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Long days during military deployments led Marine veteran Gene “Tripp” Ainsworth to pen a series of science-fiction novels inspired by the stories told in the “smokepit,” where smokers gathered to light up and chat.

Long days during military deployments led Marine veteran Gene “Tripp” Ainsworth to pen a series of science-fiction novels inspired by the stories told in the “smokepit,” where smokers gathered to light up and chat. (Facebook)

ASHVILLE, Pa. (Tribune News Service) — Long days during military deployments led Marine veteran Gene "Tripp" Ainsworth to pen a series of science-fiction novels inspired by the stories told in the "smokepit," where smokers gathered to light up and chat.

"If you're not doing anything, that's where you hang out," the Ashville resident said.

Stories were always being swapped by service members, and they would often be followed by exaggerations of what could have or should have happened instead.

The medically discharged U.S. Marine served for 12 years — including two tours in Afghanistan and two deployments on naval vessels. It was his time on one of the ships that made him want to pen the "Smokepit Fairytales" series, in which there are now nine books — the most recent installment being released in December.

Once the epic is completed, there will be 12 books in the set, Ainsworth said.

The majority of the series is built around two main characters: Hank and Doc.

Ainsworth's initial inclination was to take the exaggerated smokepit tales and write a collection of short stories. But after some consideration, he decided it'd be more interesting if the events happened to two people instead.

'I think it's fantastic'

All of the books are self-published, and Ainsworth writes under the pen name "Tripp," a family nickname.

The main premise of the "Smokepit Fairytales" series is that two soldiers fighting in Afghanistan get separated from their platoon and accidentally become immortal. Hank and Doc go on to experience World War III, an alien invasion and a slew of what Ainsworth describes as "apocalyptica."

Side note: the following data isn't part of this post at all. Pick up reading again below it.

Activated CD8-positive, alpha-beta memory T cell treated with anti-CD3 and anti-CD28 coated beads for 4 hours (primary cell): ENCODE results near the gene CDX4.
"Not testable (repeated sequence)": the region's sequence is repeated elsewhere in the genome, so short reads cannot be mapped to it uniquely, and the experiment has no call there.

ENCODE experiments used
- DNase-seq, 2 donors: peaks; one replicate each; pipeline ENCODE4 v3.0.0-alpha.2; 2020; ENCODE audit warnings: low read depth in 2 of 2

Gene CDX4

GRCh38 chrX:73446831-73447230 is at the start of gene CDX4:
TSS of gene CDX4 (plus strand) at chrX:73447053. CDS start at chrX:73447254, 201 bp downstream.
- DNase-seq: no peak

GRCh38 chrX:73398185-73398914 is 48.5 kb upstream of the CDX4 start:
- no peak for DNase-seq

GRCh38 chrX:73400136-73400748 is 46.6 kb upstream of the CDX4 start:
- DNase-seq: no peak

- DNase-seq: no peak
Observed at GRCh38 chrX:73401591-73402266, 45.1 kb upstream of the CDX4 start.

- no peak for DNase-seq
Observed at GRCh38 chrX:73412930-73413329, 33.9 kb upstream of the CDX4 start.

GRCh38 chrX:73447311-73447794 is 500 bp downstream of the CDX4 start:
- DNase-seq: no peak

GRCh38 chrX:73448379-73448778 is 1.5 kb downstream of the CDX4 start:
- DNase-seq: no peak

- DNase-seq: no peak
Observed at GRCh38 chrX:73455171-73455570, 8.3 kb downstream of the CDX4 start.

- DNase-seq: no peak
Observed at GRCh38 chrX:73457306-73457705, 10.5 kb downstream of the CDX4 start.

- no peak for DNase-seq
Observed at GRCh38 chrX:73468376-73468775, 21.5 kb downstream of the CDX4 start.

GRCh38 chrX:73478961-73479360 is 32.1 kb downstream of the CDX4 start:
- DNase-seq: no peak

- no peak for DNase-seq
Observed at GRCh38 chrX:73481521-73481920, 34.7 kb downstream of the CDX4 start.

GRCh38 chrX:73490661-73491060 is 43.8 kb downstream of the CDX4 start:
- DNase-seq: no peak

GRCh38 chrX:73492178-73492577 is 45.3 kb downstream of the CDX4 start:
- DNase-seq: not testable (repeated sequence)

He cautions that these books aren't for everyone. The Florida native said he included the gritty parts that are normally left out of other military books, adding that some scenes are "intense."

Despite that, long-time friend and fellow veteran Kennedy Jude said he loves the stories.

The Wichita Falls, Texas, resident has read all nine and not only was there when Ainsworth put pen to paper for the first time, but also helped write the music included in the back of the fourth installment.

"I think it’s definitely something I've never seen done before," he said. "It's military, it's fantasy, it's sci-fi. ... It's sometimes not for everybody, but I think it's fantastic."

Another friend and service member, Parker Chlovechok, is also a fan of Ainsworth's books.

"I had the privilege of being his primary sounding board for ideas and being a test reader for the first draft manuscripts for books one and two, both of which he managed to write in a matter of months while we were afloat on the now-decommissioned USS Bonhomme Richard," Chlovechok said.

Chlovechok described the stories as a "quasi-autobiographical epic of speculative fiction that keeps you engaged with its juxtaposition of humility and relatability against elements of fantastical grandeur."

He spoke highly of his friend, referring to Ainsworth as the most engaging and fervently artistic man he's ever met.

"He makes things more interesting everywhere he goes — as he is interested in everything," Chlovechok said.

Throughout the nine books, there are also illustrations that Ainsworth created himself. Beginning with the fourth installment, he worked music into the stories.

These are other inspirations Ainsworth took from his own life.

He arrived in Cambria County after leaving the military and applying to colleges and universities to study art. He was accepted into the Penn State-Altoona program and settled in Ashville in 2018. Since then, he's used his self-taught skills and what he's learned at the school to sell his art on nearly all media.

When the COVID-19 pandemic began, Ainsworth took a break from school and focused solely on his art and stories.

Jude said he's loved watching his friend develop the books and include other media.

"The man loves his craft. He is a lover of the fine arts," he said. "And the amount of work that he's put into it, I think his books should be more popular than they are."

All of the "Smokepit Fairytale" series is available on www.amazon.com.

(c)2022 The Tribune-Democrat (Johnstown, Pa.)

Visit The Tribune-Democrat (Johnstown, Pa.) at www.tribune-democrat.com

Distributed by Tribune Content Agency, LLC.


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